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People v. Foster





Appeal from the Circuit Court of Cook County; the Hon. Arthur J. Cieslik, Judge, presiding.


After a jury trial, Jerome Foster, defendant, was convicted of murder (Ill. Rev. Stat. 1983, ch. 38, par. 9-1), and sentenced to 35 years in the Department of Corrections.

Defendant appeals his conviction and argues that it should be reversed because the trial court (1) abused its discretion in denying him the right to call a material witness, (2) erred in refusing to instruct the jury on the lesser-included offense of voluntary manslaughter, and (3) denied him his right to a fair trial.

We reverse and remand.

The record shows that on or about March 3, 1983, Raymond Collins, Eddie Tidsen, and Curtis Collins, the victim, were walking north on Lavergne Street, in Chicago, when a group of approximately 15 persons began chasing and taunting them. A scuffle ensued between Raymond Collins and Kenny Martin, one of the 15 individuals. Thereafter, as the crowd began to disperse, a shot was fired. The bullet struck Curtis in the chest; he died that same night.

Raymond Collins testified that he, his cousin Curtis, and Eddie Tidsen were together on the evening in question. They were walking north on Lavergne Street when approximately 15 people began to shout gang slogans at them. Immediately thereafter, the 15 individuals pursued and caught them. The witness stated that he recognized one of the gang members as Kenny Martin, whom he knew because they attended the same high school. Raymond further testified that he and Kenny engaged in a shoving match; Eddie intervened and the gang began to disperse. At that moment, three individuals stepped from the crowd and approached them; defendant Foster was one of those individuals. Foster then pulled a gun from his jacket and shot Curtis. The record shows that the murder weapon was not recovered.

On cross-examination, Raymond testified that it was after nightfall when the incident occurred. He stated that he is nearsighted and that he was not wearing glasses or contact lenses at the time of the shooting. He further testified that there might have been four people, instead of three people, who approached them just before his cousin was shot.

Eddie Tidsen's testimony was similar to that of Raymond's. Kenny Martin, called by the State, testified that he was part of the gang of 15 people who chased the victim and his companions. He stated that on the evening of the incident he had, earlier, smoked marijuana. He further testified that he witnessed the shooting and that he saw defendant pull a gun from his coat and shoot Curtis. On cross-examination, Kenny stated that he had been questioned after the shooting by Ms. Lyons, assistant Public Defender. He recalled having informed Ms. Lyons that during the shooting he was involved in an altercation with Raymond, but he did not recall telling her that he did not see defendant with a gun.

Christopher Hainey testified for the defense, stating that he worked as a student assistant for the Public Defender's office. He was present when Ms. Lyons interviewed Kenny Martin. Hainey testified that Kenny informed Ms. Lyons that he did not see defendant shoot the victim because, at the moment of the shooting, he was involved in a shoving match with Raymond.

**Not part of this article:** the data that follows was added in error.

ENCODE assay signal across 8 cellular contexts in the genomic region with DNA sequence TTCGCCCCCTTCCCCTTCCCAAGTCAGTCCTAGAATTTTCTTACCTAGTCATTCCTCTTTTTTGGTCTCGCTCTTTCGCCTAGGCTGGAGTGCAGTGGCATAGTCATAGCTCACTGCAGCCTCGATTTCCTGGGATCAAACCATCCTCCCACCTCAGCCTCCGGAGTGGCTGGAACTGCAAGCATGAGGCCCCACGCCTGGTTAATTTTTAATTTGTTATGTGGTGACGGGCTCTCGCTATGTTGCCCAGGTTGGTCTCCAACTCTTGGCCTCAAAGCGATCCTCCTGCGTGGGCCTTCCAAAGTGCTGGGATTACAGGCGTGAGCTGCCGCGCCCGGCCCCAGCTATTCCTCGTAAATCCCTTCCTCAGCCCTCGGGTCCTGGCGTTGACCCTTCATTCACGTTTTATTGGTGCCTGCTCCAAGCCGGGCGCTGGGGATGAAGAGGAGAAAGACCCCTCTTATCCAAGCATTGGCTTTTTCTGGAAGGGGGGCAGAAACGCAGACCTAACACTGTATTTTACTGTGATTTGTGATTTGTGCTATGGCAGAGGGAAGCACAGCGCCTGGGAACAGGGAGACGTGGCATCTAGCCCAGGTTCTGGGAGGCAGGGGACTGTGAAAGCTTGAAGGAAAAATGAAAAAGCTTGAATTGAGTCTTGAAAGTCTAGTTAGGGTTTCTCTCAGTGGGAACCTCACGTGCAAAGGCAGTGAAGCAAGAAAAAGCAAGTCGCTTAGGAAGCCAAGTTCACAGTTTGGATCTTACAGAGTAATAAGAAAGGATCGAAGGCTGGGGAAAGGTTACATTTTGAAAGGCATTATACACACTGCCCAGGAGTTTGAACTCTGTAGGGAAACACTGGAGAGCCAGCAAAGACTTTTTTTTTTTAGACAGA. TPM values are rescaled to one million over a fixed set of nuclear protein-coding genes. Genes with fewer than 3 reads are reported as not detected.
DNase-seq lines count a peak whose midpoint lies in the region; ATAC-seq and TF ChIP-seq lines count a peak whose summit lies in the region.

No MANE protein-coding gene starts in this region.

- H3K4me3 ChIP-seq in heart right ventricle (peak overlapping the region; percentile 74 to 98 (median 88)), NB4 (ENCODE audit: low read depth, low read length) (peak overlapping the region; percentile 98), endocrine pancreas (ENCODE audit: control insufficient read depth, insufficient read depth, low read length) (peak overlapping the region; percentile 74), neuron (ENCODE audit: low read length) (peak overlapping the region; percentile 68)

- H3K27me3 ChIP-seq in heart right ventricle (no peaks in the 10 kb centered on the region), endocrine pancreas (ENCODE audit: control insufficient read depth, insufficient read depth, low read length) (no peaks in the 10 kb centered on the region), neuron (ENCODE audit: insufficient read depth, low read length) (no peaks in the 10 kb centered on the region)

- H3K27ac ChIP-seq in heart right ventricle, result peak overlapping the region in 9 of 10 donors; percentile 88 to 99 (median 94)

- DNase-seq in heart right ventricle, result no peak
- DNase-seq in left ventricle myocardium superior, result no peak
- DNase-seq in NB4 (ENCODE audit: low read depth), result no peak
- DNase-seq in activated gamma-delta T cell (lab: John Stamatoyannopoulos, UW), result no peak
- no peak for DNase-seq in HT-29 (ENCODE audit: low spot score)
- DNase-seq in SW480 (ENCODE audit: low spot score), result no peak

• 1 Defendant first argues that the trial court's refusal of his request to call Gregory Felcus as a defense witness is reversible error. We agree.

The record reveals that on the day before the jury was selected, defendant's attorney asked the trial court's permission to amend her discovery answer to add the name of Gregory Felcus as a witness. The State objected and the trial court, taking into account the State's objection, reserved its decision until a later date. After the State had presented its case, defendant's attorney again requested that she be allowed to amend the discovery answer to include Gregory Felcus and to call him as a material witness. The trial court denied her request, as a sanction for her failure to name Felcus on the initial discovery answer. Defendant's counsel indicated that although she knew Felcus would be a potential witness when she initially filed her discovery answer, she unintentionally failed to list his name on the original discovery answer.

The trial court did grant defendant's request to submit an offer of proof of what Felcus would testify to, if called. The record indicates that he was one of the 15 individuals who chased Curtis, Raymond, and Eddie; that he had witnessed the shooting; that he observed the altercation between Raymond and Kenny; that someone in the back of the crowd fired a gun; that the gunshot struck Curtis; and that defendant did not have a pistol in his hand and did not shoot the victim.

The trial court, as a sanction for refusal to comply with discovery, can deny a party the right to call a witness. (Ill. Rev. Stat. 1983, ch. 110A, par. 415(g).) However, we have concluded that the trial court's use of this sanction is not unlimited. When, as here, the trial court's sanction is the exclusion of a defense witness, we have determined that it must be applied only in the most extreme situations. (People v. Rayford (1976), 43 Ill. App.3d 283, 286, 356 N.E.2d 1274, 1277, appeal denied (1977), 65 Ill.2d 579.) Furthermore, basic due process requires that a defendant be permitted to offer the testimony of witnesses in his defense. Any restrictions on this right must be extremely limited and shown absolutely necessary to accomplish the goal intended for the restriction. See United States ex rel. Enoch v. Lane (7th Cir. 1985), 768 F.2d 161.

The court in People v. Mahdi (1980), 89 Ill. App.3d 947, 957, 412 N.E.2d 669, 676-77, quoting People v. Rayford (1976), 43 Ill. App.3d 283, 286-87, ...

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